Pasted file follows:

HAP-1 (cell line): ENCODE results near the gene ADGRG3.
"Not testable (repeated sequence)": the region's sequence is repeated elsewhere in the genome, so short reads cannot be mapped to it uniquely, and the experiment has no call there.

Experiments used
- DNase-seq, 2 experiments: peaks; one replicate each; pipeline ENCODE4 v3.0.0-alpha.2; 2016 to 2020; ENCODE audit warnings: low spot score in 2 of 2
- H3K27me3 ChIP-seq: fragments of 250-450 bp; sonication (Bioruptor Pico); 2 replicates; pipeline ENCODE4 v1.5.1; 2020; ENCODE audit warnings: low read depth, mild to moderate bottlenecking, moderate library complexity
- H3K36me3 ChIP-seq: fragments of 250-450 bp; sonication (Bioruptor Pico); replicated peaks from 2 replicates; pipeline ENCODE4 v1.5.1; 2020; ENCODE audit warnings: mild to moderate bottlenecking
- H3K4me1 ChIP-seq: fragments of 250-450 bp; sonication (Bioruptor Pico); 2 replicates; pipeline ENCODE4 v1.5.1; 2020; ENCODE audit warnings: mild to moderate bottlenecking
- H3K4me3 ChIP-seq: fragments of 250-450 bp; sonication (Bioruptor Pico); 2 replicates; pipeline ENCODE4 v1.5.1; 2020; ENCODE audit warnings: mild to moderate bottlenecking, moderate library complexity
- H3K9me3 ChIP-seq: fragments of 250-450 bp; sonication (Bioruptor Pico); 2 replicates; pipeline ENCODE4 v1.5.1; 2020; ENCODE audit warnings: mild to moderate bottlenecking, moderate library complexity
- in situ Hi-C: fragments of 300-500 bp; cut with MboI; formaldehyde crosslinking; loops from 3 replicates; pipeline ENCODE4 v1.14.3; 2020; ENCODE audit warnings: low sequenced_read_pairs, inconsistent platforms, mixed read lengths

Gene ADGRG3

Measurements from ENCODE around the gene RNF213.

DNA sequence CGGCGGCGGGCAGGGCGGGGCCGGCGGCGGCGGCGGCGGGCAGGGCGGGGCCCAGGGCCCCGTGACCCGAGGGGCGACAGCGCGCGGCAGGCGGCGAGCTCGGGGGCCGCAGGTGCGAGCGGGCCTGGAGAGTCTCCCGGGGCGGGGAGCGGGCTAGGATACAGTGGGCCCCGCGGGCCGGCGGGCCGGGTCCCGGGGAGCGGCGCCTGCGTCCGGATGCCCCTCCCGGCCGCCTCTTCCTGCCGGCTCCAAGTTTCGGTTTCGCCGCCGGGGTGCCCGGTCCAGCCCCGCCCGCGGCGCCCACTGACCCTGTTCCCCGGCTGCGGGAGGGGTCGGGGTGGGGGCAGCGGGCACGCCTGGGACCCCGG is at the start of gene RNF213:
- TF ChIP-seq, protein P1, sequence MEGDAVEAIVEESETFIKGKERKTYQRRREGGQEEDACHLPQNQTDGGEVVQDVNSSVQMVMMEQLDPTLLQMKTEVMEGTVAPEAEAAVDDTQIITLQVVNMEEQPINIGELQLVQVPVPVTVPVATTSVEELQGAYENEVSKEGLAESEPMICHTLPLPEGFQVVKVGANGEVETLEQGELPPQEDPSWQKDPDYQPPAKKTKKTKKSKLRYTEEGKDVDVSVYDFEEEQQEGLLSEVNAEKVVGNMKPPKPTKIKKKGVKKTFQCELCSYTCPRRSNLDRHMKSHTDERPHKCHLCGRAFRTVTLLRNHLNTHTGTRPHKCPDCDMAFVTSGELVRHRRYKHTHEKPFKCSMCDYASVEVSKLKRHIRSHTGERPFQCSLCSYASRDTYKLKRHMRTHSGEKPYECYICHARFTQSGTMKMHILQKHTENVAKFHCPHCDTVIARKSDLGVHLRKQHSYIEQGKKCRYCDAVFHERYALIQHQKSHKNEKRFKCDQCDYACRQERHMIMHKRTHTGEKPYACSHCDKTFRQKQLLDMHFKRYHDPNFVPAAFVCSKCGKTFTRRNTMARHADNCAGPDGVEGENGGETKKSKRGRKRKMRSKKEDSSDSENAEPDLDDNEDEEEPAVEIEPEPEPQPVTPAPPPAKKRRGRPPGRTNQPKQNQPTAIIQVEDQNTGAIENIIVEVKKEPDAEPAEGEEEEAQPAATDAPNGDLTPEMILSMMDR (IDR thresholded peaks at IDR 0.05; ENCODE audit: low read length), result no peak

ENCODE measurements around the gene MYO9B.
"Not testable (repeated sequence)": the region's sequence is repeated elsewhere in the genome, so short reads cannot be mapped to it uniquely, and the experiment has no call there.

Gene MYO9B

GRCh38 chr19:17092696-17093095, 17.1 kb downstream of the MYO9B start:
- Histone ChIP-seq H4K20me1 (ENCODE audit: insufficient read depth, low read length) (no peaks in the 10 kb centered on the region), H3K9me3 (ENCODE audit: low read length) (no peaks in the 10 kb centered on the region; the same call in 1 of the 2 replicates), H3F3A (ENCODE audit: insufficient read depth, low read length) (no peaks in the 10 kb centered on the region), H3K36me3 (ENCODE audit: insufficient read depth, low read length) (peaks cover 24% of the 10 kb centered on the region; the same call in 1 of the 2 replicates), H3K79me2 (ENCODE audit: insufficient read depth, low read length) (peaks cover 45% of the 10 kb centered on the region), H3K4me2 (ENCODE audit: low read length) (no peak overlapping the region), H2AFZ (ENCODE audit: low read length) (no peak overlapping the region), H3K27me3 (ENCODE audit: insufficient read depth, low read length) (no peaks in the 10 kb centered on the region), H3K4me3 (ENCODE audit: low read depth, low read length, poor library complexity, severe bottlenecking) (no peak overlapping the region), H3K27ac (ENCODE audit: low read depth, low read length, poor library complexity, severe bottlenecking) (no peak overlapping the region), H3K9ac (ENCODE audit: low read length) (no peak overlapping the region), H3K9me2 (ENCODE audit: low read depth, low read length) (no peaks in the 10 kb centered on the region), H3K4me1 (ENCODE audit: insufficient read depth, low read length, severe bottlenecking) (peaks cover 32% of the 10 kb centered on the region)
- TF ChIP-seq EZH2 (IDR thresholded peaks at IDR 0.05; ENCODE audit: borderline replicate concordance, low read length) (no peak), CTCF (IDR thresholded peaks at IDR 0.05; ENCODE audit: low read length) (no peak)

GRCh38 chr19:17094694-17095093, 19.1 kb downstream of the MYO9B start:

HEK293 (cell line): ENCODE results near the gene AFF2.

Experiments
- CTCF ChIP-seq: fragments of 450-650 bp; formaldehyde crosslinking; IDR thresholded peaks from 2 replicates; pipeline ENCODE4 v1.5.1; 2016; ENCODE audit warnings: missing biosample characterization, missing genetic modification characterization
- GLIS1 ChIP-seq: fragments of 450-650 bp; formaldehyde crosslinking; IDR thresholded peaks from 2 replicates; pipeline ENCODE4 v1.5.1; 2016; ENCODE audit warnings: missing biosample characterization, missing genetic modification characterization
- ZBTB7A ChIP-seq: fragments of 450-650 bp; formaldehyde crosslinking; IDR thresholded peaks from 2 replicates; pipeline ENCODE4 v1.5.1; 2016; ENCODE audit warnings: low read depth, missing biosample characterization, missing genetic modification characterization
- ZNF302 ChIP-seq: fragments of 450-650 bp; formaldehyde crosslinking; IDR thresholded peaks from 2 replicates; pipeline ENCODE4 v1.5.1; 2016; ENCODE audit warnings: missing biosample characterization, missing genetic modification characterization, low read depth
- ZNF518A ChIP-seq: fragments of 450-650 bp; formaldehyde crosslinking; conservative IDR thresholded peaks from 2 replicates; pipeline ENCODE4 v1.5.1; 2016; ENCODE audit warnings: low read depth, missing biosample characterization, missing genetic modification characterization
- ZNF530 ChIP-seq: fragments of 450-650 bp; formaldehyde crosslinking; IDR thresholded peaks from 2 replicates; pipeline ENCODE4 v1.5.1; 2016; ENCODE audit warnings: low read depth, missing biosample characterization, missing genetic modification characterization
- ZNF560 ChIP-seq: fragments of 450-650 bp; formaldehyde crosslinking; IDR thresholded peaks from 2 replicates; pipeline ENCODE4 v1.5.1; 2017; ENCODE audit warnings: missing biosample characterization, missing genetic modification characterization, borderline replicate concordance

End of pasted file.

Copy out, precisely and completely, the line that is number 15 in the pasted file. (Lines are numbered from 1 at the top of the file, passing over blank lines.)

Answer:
ENCODE measurements around the gene MYO9B.